Lydia Millet is the author of Ghost Lights, a novel recently released from Norton, as well as Love In Infant Monkeys, How the Dead Dream, Oh Pure and Radiant Heart, Everyone’s Pretty, and My Happy Life, which won the 2003 PEN/USA Award for Fiction.
“Millet is a gifted writer, often dropping droll and sardonic throw-away lines of surprisingly smart humor.”
“Millet . . . skillfully interweaves the personal and the political, making Hal’s journey both specific and universal.”
"If literature can under the best circumstances transport, then Millet's extraordinary vision brings us in on the float.”
"Millet is seldom compared to J.M. Coetzee, who seems an obvious and fruitful influence on . . . Ghost Lights. Their prose has a similar, lovely stillness, and both portray characters nudged beyond typical human navel-gazing.”
I met Lydia Millet in 2009, in a writing workshop at the University of Alabama. I remember grabbing a beer and talking about graphic novels and Friday Night Lights at our local pub, about having children and a job and still finding time to write, and about how nice it was to get away for a weekend. I didn’t even know she liked animals — until I picked up the first book of a trilogy she’s currently working on.
Lydia Millet is the author of many novels as well as a story collection called Love in Infant Monkeys (2009), which was one of three fiction finalists for the Pulitzer Prize. 2011 saw the publication by W.W. Norton of a novel called Ghost Lights, named a New York Times Notable Book, as well as Millet’s first book for middle readers, called The Fires Beneath the Sea. Millet works as an editor and writer at a nonprofit in Tucson, Arizona, where she lives with her two small children.
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Megan Paonessa: First off, how do you like being compared to Kurt Vonnegut on the cover of How the Dead Dream? I like Vonnegut, don’t get me wrong (he’s a Hoosier!), but that sort of blurb obviously colors expectations — and one can’t help but judge a book by its cover.
Lydia Millet: I’m always a bit perplexed by that comparison, owing to the fact that I haven’t read Vonnegut since my teens. Clearly I need some reeducation. In general though, comparisons to other writers are simultaneously flattering and insulting. I don’t know why it’s so necessary to go the Hollywood pitch route to describe literary books. “It’s Writer Brand X crossed with Writer Brand Y.” If I’m doing my job it’s not X crossed with Y at all.
MP: How do you feel about stereotypes? The IRS man. The real estate man. The office affair. The gay Air Force man. The breast-obsessed business types. These are all stereotypical character traits found in your novels, but as I found myself identifying them, I still thought these characters were uniquely interesting.
LM: I love stereotypes — types in general. I’m guessing that’s pretty clear. They are fascinating. Hey, stereotypes don’t kill people. Bad writing kills people.
MP: True! I guess what I’m trying to ask is, do you use stereotypes in order to say something . . . broader (?) . . . about life, the world, people? You mentioned in an interview with Willow Springs that one of the things you react against is the preoccupation with the personal in contemporary literary fiction.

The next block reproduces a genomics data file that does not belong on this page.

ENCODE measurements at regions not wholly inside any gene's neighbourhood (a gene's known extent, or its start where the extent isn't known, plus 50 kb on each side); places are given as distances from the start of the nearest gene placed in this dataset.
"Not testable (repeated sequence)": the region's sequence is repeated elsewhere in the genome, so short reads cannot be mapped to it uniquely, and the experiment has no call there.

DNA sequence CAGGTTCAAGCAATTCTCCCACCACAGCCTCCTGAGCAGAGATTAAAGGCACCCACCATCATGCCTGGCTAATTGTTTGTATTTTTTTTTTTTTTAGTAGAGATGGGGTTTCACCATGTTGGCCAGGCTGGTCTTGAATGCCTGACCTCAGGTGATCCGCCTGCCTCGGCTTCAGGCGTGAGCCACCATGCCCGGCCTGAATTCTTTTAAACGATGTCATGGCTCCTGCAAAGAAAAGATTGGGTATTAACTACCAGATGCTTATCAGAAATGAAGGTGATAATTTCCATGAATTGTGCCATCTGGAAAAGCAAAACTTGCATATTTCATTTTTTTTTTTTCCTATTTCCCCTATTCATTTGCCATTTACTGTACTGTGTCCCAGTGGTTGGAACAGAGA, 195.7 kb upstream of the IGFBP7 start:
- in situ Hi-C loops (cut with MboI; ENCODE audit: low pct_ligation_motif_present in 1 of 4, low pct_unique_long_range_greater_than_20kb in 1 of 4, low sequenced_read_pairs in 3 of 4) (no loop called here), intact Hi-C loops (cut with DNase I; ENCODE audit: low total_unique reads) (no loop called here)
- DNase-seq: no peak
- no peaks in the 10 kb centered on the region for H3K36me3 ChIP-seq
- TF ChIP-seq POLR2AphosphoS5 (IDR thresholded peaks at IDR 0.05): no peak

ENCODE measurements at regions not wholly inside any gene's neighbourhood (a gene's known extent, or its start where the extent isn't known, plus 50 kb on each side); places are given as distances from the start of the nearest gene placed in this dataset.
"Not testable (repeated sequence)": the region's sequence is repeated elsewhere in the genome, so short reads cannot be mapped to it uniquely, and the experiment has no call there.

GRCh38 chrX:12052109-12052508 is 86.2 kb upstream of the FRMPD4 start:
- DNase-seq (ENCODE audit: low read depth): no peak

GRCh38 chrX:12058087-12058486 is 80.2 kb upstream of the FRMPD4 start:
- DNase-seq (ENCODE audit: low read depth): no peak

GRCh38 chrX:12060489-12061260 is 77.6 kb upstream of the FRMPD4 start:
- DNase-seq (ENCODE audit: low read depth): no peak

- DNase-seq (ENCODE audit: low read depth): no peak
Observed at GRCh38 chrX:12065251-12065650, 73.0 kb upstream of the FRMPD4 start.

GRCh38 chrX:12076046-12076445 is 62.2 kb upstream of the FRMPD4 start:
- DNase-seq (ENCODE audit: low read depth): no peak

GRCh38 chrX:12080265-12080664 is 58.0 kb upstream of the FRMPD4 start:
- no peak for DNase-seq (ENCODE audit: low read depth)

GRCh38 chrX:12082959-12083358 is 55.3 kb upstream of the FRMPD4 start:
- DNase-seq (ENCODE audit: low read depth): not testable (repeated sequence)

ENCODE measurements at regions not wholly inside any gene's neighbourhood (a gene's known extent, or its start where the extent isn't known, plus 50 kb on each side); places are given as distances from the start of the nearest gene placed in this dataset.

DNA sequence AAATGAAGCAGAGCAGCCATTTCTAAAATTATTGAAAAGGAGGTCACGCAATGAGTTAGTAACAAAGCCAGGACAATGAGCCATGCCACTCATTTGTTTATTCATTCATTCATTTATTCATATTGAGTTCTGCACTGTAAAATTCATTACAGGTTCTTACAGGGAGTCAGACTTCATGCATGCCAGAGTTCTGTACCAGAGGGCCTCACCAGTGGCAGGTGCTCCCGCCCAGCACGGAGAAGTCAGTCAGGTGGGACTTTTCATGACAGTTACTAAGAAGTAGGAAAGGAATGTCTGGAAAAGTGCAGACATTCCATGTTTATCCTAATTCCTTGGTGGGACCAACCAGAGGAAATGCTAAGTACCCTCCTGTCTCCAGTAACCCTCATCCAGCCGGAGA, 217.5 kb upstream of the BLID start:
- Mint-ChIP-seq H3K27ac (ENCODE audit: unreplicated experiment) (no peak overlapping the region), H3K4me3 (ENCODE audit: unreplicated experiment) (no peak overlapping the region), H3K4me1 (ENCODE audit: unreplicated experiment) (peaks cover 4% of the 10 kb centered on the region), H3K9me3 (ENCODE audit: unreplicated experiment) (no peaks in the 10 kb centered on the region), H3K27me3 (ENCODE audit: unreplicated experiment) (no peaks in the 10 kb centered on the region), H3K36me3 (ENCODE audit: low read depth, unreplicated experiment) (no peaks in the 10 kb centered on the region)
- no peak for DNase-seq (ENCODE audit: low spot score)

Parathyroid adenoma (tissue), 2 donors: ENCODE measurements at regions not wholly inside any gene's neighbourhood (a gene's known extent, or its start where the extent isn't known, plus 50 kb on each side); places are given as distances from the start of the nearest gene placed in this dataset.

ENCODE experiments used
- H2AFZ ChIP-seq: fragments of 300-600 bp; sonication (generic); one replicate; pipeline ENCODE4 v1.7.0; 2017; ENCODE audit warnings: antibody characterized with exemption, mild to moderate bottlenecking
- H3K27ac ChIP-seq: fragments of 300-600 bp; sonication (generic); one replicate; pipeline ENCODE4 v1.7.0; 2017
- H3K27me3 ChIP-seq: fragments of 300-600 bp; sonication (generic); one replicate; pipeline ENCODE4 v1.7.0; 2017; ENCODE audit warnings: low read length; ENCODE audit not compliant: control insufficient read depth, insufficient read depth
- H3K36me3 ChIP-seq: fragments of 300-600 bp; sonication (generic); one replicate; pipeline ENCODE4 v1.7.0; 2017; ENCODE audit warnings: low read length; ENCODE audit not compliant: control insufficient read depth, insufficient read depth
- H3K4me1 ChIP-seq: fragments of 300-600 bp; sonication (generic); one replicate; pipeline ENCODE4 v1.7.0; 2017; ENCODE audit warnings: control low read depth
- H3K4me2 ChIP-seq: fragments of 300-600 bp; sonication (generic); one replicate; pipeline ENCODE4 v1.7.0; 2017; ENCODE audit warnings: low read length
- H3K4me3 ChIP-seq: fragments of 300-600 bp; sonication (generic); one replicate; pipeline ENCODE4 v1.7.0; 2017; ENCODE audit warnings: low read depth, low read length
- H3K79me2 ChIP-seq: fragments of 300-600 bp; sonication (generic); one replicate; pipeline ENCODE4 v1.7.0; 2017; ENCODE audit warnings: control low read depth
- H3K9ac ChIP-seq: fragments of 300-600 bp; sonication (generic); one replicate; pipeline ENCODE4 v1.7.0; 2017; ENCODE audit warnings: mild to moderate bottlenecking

LM: Well stereotypes are mostly just obvious objectifications of people, right? Partly I want to objectify fictional people because it’s funny; partly I want to objectify them because I like to play with distance — the distance between the reader and the characters, the narrator and the characters, the author and the characters.
MP: Many of your reviewers describe your writing as deeply satirical. How important to you is the insertion of a political / ecological / moral / social stance?
LM: All this talk of insertion! It sounds rude. I don’t think of inserting things.
Not all my writing has a satirical tone. The trilogy of novels doesn’t, for example. But I can never leave the comic aside for too long.
MP: What do you mean by the comic?
LM: The comedic. I always end up returning to what’s funny to me, whether it’s marginal in a book or central. So while I don’t know that my most recently published books are particularly satirical, I do have a book I’m working on that’s more so, if only because I need to get away from the heavy sometimes.
MP: Writing drama carries the hazard of falling into melodrama — as Hal points out at the end of Ghost Lights. From what I’ve read about your work, Hal’s sort of soul pouring wasn’t always common in your characters. Was this trait specific to Hal, or has your writing been influenced in a new direction?
LM: Well, I don’t know that it’s not common — I’ve always been a sucker for internal monologue and so I think there’s a fair amount of soul pouring throughout my books. Ghost Lights is less a new direction than How the Dead Dream was.
MP: Do you think there’s a move in contemporary literary fiction to steer clear of emotional narratives?
LM: I think the pretense that writing without emotion can exist is funny. You don’t want to go the direction of maudlin, you don’t want to overwrite, but underwriting emotion is a bore too, finally — safe and easy.
MP: So there has to be a balance.
LM: I wouldn’t say balance. Balance implies equilibrium, and I’m not sure how helpful that is in fiction. But I’d say emotion and cerebration are both important and compelling, and either without the other is a bit dull to me.
MP: Lastly, can you give us a glimpse into the last book of the trilogy? Perhaps (!!) which character’s point of view the narration will come through?
LM: My pleasure! The last book will come out next fall from Norton, it’s called Magnificence, and it’s written from the perspective of Susan, Hal’s wife. She inherits a house full of taxidermy in Pasadena.
MP: Taxidermy? Fantastic. I wonder how T. will react to that. I can’t wait to read it! Thanks, Lydia.